Perhaps the most significant, somewhat ironically, is that typical nuclear weapons now have much lower yields. That is however because weapons are much more accurate than they were which unfortunately makes it rather more likely that they might be used in a limited war than had previously been the case.


    Obviously nuclear weapons precede Trump, but he is the first to blatantly walk away from existing treaties. They may not be perfect, probably never will be, but they demonstrate a willingness to cooperate that is otherwise absent.


    You may have a well-founded dislike of Iran but it is notable that even after Trump abandoned the nuclear agreement with them, and tried, thus far unsuccessfully, to get the European signatories to follow suit, Iran still follows established inspection guidelines and does not make it difficult for the investigators the way Iraq did.


    The countries actually doing the most to stem CO2 output are the big, emergent if you like, nations, China and India. Both are working very hard at developing Thorium as a safer nuclear energy source and despite your wanting to belittle the effort they are both involved in massive tree-planting initiatives. Their problem is that they cannot just halt energy production or they will have internal revolution on their hands.


    There is no reason why America should be  increasing coal consumption apart from short-sighted greed, led by a climate-change denying idiot of a President.


    The world is in serious trouble, making light of it or denying it is not going to make it go away.







  9. That's symbolically how close the Bulletin of the Atomic Scientists has placed the doomsday clock in it's annual meeting overnight.




    Some here don't treat the scientists very seriously it seems but personally I do and the collective of significant persons at the meeting seem to also.


    The combination of a dismantling of nuclear agreements, heightened tensions in the Middle East and climate change have all combined in what could be seen as a perfect storm to convince the scientists to move the clock closer than ever to midnight.


    There's a rather frightening common factor present in those concerns, Donald fucking Trump, he who has personally taken it upon himself to withdraw from key disarmament agreements, raise the tempo of tension with Iran, whilst completely bungling negotiations with North Korea and meanwhile roll back climate change initiatives in America.


    Whilst I hold out little hope of his impeachment leading to his removal I'm really not certain that the planet can survive his blatant stupidities for another five years so I do sincerely hope that America shoves him out the door in November at the least.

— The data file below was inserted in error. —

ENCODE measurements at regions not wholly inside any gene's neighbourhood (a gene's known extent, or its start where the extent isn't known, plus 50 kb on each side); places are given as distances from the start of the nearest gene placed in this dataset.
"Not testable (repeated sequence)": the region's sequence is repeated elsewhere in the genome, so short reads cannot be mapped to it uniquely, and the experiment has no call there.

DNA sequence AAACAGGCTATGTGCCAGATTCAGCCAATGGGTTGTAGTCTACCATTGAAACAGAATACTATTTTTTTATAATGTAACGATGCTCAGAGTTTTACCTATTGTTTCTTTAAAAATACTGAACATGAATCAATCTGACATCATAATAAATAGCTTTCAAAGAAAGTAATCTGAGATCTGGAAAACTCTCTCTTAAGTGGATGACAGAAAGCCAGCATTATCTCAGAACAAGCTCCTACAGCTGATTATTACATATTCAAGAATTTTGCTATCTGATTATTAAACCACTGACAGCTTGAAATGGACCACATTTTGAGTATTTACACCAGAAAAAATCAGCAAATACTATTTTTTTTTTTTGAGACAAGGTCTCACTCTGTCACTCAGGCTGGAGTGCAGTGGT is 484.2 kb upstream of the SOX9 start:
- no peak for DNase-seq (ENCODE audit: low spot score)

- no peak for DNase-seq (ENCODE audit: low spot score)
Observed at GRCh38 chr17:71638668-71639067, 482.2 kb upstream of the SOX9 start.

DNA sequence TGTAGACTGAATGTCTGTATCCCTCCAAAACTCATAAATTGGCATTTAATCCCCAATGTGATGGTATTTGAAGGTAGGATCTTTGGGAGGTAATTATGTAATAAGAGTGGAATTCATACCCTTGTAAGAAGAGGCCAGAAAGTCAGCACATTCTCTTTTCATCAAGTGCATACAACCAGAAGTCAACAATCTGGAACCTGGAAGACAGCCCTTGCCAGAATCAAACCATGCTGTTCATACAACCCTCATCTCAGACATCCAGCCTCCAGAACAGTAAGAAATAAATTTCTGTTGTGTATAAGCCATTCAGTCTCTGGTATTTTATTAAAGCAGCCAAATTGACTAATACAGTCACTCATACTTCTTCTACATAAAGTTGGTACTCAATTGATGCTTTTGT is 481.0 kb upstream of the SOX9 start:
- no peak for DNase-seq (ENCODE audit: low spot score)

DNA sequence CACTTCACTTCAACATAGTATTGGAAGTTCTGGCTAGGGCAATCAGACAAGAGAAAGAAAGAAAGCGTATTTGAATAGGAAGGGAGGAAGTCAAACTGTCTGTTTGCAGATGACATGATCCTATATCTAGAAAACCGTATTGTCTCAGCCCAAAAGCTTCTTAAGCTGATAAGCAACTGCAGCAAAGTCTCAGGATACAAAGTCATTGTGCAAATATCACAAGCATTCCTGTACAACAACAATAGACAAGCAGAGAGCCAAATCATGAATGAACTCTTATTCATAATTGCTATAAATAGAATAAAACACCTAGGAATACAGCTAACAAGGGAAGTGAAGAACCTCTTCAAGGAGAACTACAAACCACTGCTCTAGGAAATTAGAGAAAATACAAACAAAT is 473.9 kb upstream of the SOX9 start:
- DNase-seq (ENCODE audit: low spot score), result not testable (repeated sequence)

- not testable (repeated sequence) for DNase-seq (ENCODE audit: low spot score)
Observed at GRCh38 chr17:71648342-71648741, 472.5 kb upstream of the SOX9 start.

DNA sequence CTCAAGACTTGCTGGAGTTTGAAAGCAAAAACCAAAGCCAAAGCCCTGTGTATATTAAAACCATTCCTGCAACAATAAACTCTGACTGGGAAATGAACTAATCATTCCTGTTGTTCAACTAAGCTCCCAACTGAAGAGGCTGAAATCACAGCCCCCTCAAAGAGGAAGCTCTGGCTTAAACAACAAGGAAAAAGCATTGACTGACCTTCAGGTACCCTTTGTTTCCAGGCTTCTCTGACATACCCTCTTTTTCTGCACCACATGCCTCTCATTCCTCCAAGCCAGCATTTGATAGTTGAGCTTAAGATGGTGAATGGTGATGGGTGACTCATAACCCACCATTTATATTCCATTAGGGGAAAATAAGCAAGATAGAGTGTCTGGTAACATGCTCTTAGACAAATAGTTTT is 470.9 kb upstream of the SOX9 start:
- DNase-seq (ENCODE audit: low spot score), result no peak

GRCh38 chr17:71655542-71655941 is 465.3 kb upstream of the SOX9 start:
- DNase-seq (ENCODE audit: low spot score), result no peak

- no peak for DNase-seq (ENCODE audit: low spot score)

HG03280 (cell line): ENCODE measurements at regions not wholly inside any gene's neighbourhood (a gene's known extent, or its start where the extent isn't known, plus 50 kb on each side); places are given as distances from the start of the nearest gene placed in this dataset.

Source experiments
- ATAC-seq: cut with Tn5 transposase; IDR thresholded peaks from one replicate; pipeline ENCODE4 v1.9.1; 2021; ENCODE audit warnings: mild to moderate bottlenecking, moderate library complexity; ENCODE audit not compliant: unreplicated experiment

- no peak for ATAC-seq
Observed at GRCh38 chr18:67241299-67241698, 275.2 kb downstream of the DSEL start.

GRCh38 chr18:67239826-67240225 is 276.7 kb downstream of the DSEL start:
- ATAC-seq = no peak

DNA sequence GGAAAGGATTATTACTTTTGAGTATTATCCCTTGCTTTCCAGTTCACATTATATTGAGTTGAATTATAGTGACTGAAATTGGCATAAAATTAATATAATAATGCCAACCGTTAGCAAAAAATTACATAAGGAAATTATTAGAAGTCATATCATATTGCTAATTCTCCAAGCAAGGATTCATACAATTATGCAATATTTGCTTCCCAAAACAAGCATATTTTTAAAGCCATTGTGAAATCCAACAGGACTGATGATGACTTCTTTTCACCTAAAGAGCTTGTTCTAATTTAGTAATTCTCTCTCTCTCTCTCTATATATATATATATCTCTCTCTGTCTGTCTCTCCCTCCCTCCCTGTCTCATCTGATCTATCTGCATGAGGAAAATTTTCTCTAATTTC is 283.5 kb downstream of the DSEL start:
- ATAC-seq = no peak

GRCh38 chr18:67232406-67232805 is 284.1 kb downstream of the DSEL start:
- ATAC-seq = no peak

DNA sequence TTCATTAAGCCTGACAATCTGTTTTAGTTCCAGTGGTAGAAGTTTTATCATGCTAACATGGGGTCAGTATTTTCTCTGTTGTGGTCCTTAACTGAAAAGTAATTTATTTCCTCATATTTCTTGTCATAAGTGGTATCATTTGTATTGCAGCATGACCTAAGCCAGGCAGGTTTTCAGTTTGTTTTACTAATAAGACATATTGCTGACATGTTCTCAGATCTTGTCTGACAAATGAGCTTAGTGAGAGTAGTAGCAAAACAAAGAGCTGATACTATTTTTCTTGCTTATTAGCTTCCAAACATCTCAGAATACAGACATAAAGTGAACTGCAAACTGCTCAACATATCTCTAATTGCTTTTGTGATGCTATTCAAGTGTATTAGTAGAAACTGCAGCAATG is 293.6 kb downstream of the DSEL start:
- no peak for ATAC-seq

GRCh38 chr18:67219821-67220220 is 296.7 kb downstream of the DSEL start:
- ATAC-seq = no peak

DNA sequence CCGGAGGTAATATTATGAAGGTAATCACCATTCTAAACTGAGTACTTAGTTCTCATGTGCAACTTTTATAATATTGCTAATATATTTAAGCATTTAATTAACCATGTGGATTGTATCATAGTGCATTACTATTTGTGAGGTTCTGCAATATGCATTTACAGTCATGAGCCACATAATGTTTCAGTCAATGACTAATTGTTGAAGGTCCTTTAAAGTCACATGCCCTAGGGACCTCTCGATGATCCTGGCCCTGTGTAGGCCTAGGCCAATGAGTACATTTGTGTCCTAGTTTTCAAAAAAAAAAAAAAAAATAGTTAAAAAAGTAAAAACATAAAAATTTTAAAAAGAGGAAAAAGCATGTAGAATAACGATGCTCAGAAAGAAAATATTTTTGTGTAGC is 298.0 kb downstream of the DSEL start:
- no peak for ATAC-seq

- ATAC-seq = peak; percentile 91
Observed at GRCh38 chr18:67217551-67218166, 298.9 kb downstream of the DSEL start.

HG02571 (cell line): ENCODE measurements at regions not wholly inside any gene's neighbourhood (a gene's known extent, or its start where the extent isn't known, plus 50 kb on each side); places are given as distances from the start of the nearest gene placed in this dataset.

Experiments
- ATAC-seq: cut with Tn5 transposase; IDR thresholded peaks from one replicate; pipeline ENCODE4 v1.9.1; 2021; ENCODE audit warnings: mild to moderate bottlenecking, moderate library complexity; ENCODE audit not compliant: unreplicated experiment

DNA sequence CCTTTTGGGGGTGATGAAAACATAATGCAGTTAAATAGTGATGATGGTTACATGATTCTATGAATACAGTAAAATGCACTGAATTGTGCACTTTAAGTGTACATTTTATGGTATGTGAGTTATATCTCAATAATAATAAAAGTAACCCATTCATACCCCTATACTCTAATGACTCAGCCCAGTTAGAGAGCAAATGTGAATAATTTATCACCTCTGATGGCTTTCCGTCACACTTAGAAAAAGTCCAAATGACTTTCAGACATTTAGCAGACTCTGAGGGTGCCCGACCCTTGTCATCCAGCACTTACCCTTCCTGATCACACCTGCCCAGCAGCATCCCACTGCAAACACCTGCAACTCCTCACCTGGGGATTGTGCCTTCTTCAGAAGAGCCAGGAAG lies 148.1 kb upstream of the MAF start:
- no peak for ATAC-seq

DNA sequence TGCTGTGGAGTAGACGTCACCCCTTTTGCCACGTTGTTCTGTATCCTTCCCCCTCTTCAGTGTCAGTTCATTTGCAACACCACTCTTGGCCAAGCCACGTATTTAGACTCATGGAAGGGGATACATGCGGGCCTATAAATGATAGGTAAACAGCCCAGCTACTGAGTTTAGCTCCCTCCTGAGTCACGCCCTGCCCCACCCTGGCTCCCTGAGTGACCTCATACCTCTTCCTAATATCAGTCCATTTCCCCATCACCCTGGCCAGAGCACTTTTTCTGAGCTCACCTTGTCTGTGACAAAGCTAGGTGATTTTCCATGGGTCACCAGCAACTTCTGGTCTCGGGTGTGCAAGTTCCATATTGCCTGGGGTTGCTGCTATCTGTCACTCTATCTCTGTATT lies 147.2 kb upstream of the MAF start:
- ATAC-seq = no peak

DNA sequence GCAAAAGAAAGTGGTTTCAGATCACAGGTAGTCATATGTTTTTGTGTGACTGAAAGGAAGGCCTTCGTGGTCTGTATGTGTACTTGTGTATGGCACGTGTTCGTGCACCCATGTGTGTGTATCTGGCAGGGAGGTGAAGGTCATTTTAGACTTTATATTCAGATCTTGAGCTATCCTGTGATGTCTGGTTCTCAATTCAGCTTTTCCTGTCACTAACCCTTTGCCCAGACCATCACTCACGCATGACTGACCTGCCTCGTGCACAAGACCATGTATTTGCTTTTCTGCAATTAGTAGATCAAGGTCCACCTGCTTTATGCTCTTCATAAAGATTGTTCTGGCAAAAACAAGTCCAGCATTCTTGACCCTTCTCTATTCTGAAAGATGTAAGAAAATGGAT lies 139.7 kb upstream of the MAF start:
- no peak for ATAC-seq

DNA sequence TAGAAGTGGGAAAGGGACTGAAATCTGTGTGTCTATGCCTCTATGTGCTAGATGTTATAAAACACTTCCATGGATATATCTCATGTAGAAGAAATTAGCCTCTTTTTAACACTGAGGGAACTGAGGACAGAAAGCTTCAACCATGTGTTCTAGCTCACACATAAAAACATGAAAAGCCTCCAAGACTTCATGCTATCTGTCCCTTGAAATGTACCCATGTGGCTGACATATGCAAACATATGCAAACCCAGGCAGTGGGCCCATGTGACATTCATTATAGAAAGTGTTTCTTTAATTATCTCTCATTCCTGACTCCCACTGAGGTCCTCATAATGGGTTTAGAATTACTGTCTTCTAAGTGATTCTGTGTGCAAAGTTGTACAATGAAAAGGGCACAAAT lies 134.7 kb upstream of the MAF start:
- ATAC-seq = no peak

That such a buffoon could be in charge of the U.S. simply beggars the imagination.



  10. 1 hour ago, Jeruselem said:


    Doesn't say if he was on a drop run.


    That would be at least two Hercules lost fire fighting, I hope it does not turn out to be a fault trend.


    I'm a little surprised Canberra is still suffering Ry, Adelaide has cooled way off and not showing much sign yet of boiling back up.



  11. 2 hours ago, LogicprObe said:


    The Americans were keen to do EVERYTHING different to the Pommies.


    Dunno about completely different but they did try to pass a wave of common sense over "rights."


    Whether they succeeded,  well, it is a pretty honest document in the main - guns aside but of course that in itself is an amendment.







  12. 2 hours ago, Jeruselem said:



    I'd missed their reporting another software glitch. Doesn't sound anywhere near as bad as MCAS but still another delay.


    I suppose in the big scheme of things having access to rather than actually drawing down on a $10B loan is just prudent but it would certainly make my head spin 🙂



  13. 9 hours ago, aliali said:

    Well BA Flight 9 in 1982 lost all 4 for a little while.

    That was due to volcanic ash though, not systems failure and they did eventually get 3 of them restarted.

    Now that would have had a pretty big pucker factor.





    True Ali, but he didn't have to land it on one or none.


    Davies described landing the 747 on one engine in such a matter-of-fact manner that it was difficult to see it as much of a problem, until he mentioned the crab angle requiring the pilot to be looking out of one of the side windows...


    I don't completely recall if he actually flew the aircraft to a full stop or just set up the approach and theorised the rest, I can check that when I get my books back, all in storage at the moment. The book is an absolute classic, especially the later editions when he moved it from being purely generic to admitting that since only one aircraft at the time, the 747, was truly a BIG jet he might as well identify it. He was chief test pilot for the UK's CAA for quite a number of years.